My flatmate told me a couple of very interesting stories when I asked him about relationship issues. The first one was about his mate who broke up with a girlfriend a while ago. When the guy started up a relationship with a new girl and put a picture of the two of them on his Insta story, his ex then screenshotted the story, sent it to him, and told him, “stop this, I can’t take it anymore, please”. My flatmate’s dubious suggestion to his friend was to screenshot the conversation, put that on his story and expose her.
What is it with exes who can’t let go? People who you want nothing to do with seem to come back out of the woodwork to hang around like a bad smell whilst you try and ignore them. They’re exes for a reason. Does social media like Instagram maybe encourage this unhealthy behaviour?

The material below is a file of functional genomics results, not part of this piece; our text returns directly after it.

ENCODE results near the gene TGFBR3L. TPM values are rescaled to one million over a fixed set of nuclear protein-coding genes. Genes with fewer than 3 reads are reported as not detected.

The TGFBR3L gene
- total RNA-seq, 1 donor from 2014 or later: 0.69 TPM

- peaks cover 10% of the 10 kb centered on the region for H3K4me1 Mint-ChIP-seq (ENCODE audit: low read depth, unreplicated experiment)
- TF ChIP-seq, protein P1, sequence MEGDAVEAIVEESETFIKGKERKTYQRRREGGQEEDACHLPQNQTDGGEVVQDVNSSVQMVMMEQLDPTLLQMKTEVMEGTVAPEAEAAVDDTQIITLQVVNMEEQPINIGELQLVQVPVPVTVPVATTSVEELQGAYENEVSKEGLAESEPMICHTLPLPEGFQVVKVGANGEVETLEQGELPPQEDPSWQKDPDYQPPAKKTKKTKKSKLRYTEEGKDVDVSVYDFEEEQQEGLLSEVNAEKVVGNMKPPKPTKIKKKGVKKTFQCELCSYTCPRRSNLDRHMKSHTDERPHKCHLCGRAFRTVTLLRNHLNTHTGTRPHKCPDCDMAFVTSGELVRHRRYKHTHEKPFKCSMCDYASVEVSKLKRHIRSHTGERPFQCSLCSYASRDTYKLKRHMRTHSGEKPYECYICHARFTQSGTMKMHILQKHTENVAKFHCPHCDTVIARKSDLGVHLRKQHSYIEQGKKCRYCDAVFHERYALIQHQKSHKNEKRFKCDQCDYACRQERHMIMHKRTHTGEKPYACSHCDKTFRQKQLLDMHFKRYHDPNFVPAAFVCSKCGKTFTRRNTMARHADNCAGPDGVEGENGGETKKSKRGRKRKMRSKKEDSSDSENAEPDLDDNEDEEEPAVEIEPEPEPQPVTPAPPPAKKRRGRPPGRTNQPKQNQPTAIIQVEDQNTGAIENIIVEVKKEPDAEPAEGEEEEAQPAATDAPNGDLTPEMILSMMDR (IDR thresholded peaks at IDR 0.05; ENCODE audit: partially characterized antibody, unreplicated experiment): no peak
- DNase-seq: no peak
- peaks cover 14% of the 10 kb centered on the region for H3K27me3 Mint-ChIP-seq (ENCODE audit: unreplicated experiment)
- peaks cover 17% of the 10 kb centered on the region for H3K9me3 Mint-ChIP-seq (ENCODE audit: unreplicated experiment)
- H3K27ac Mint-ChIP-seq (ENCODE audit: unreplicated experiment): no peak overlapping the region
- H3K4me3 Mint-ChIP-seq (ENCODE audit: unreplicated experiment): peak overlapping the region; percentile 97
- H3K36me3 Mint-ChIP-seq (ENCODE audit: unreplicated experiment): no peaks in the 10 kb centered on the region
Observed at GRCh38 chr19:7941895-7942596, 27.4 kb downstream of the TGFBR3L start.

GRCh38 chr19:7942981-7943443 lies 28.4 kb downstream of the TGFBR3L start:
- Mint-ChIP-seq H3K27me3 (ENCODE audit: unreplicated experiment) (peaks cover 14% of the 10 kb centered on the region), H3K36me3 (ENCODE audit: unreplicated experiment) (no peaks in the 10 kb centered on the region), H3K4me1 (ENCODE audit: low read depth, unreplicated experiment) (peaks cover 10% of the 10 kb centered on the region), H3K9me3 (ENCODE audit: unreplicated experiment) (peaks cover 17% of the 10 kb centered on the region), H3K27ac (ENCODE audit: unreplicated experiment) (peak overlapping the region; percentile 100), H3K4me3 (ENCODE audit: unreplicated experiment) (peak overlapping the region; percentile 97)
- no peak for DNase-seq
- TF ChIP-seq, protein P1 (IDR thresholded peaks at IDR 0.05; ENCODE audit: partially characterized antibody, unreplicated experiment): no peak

My flatmate has also had a lot of bad luck in the relationship arena, recently. He’s still single (ladies, hit me up for details), but had been talking to a girl from his course for a while and had a date planned with her! And then he cancelled and rescheduled. It was just nerves at first, bless him – but then he did it again. And again.
They were meant to meet up four times, but he kept on cancelling, despite having nearly the entire flat yelling at him to just meet her, for God’s sake, it’s just a coffee! But he didn’t, and now she’s going out with someone else.
At the end of the day, I think he’s just a little bit love-shy. There’s nothing wrong with that, and at least he didn’t ghost her: I’m proud of him. Which just goes to show that the bar for acceptable behaviour is so low these days. I can’t comprehend people who don’t reach it.
There’s no rush to fall in love